Compare any two graphics cards:
Radeon HD 5970 vs Radeon HD 6990
IntroThe Radeon HD 5970 features a GPU core clock speed of 725 MHz, and the 1024 MB of GDDR5 RAM runs at 1000 MHz through a 256-bit bus. It also features 1600 SPUs, 160 TAUs, and 64 ROPs.
Compare all of that to the Radeon HD 6990, which uses a 40 nm design. AMD has clocked the core speed at 830 MHz. The GDDR5 RAM runs at a speed of 1250 MHz on this particular model. It features 1536 SPUs along with 96 Texture Address Units and 32 ROPs.
(No game benchmarks for this combination yet.)
Power Usage and Theoretical Benchmarks
Power Consumption (Max TDP)
Theoretically, the Radeon HD 6990 should perform quite a bit faster than the Radeon HD 5970 overall. (explain)
Texel RateThe Radeon HD 5970 is much (about 46%) better at anisotropic filtering than the Radeon HD 6990. (explain)
Pixel RateThe Radeon HD 5970 should be much (about 75%) better at AA than the Radeon HD 6990, and also able to handle higher resolutions without losing too much performance. (explain)
Please note that the above 'benchmarks' are all just theoretical - the results were calculated based on the card's specifications, and real-world performance may (and probably will) vary at least a bit.
One or more cards in this comparison are multi-core. This means that their bandwidth, texel and pixel rates are theoretically doubled - this does not mean the card will actually perform twice as fast, but only that it should in theory be able to. Actual game benchmarks will give a more accurate idea of what it's capable of.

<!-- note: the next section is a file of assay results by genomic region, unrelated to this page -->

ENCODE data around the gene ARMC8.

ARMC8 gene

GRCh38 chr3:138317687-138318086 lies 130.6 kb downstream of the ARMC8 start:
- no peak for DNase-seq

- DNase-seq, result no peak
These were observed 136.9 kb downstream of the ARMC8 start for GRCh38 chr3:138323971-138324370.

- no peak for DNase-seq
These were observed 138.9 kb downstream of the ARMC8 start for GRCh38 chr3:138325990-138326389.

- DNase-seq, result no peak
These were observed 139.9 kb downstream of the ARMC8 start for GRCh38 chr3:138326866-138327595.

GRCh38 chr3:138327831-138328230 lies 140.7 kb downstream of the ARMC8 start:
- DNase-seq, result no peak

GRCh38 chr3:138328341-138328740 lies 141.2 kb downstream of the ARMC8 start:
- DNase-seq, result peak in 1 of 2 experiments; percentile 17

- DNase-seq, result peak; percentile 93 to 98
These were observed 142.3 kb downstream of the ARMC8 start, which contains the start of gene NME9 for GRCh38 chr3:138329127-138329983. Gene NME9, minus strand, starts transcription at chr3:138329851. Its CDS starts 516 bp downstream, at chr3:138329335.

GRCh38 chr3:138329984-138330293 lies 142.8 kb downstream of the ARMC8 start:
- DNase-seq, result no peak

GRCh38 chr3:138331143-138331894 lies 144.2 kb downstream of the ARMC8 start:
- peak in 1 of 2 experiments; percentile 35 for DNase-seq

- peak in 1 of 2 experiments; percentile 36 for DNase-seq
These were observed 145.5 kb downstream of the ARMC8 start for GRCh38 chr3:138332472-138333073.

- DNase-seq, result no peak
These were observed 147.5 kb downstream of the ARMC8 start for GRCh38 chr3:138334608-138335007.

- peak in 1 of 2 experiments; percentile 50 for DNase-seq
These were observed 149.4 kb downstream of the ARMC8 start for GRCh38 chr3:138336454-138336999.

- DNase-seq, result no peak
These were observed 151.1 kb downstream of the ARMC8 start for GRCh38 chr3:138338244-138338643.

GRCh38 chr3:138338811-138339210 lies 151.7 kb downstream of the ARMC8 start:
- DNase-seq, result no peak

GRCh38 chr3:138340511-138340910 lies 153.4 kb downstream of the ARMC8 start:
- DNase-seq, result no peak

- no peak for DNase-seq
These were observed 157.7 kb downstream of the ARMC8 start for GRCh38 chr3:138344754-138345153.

Please note that the price comparisons are based on search keywords - sometimes it might show cards with very similar names that are not exactly the same as the one chosen in the comparison. We do try to filter out the wrong results as best we can, though.
Memory Bandwidth: Memory bandwidth is the max amount of information (counted in MB per second) that can be transferred over the external memory interface in one second. It is worked out by multiplying the card's interface width by its memory clock speed. If the card has DDR RAM, it must be multiplied by 2 once again. If DDR5, multiply by ANOTHER 2x. The higher the card's memory bandwidth, the faster the card will be in general. It especially helps with AA, High Dynamic Range and high resolutions.
Texel Rate: Texel rate is the maximum amount of texture map elements (texels) that are processed in one second. This number is worked out by multiplying the total texture units by the core clock speed of the chip. The better this number, the better the card will be at handling texture filtering (anisotropic filtering - AF). It is measured in millions of texels per second.
Pixel Rate: Pixel rate is the maximum amount of pixels that the graphics chip could possibly write to its local memory in one second - measured in millions of pixels per second. The figure is calculated by multiplying the number of Raster Operations Pipelines by the the core clock speed. ROPs (Raster Operations Pipelines - also called Render Output Units) are responsible for filling the screen with pixels (the image). The actual pixel output rate is also dependant on lots of other factors, most notably the memory bandwidth - the lower the bandwidth is, the lower the potential to get to the maximum fill rate.